Equal: Women Reshape American Law

Fred Strebeigh, Author . Norton $35 (582p) ISBN 978-0-393-06555-8

Beyond the hot-button issue of abortion, feminist lawyers and scholars have worked a quieter but equally far-reaching revolution in law and jurisprudence, argues this fascinating history. Strebeigh, a journalist who teaches nonfiction writing at Yale, chronicles 40 years of changing law on employment discrimination, sexual harassment and rape, as a growing movement of women lawyers, professors and judges challenged a primordial legal sexism. (Courts, for example, used to insist that rape victims fight their attackers almost to the death to prove lack of consent.) The author lucidly explains the intricacies of evolving legal doctrine (the federal Violence Against Women Act hung awkwardly from the Constitution's commerce clause) and the devilishly complex litigation strategies lawyers pursued to insinuate new concepts into case law. But his account is really the story of an insurgency—percolating up from consciousness-raising groups and feminist law school seminars; pioneered by theorists like Ruth Bader Ginsburg and Catharine Mackinnon; fought out by plucky, underpaid lawyers working in hostile courts; and climaxing in constitutional and political showdowns deep inside the Supreme Court. The result is a keen assessment of how far the law has come—and of the struggle that propelled it. (Feb.)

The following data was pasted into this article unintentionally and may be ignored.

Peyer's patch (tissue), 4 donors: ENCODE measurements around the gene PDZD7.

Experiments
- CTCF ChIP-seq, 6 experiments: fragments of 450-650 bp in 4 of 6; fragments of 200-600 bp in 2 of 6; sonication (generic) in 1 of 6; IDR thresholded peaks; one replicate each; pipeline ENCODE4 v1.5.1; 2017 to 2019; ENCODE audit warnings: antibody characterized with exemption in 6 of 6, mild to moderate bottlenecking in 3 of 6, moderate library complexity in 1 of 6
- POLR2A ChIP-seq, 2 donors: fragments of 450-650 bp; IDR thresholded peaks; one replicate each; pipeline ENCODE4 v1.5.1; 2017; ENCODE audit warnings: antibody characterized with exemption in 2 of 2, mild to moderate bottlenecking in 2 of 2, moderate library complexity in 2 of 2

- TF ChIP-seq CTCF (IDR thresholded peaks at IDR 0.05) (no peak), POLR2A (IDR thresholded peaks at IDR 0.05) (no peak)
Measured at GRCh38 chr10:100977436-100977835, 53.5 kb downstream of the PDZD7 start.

Reviewed on: 12/01/2008
Release date: 02/01/2009
Genre: Nonfiction
Open Ebook - 592 pages - 978-0-393-08955-4
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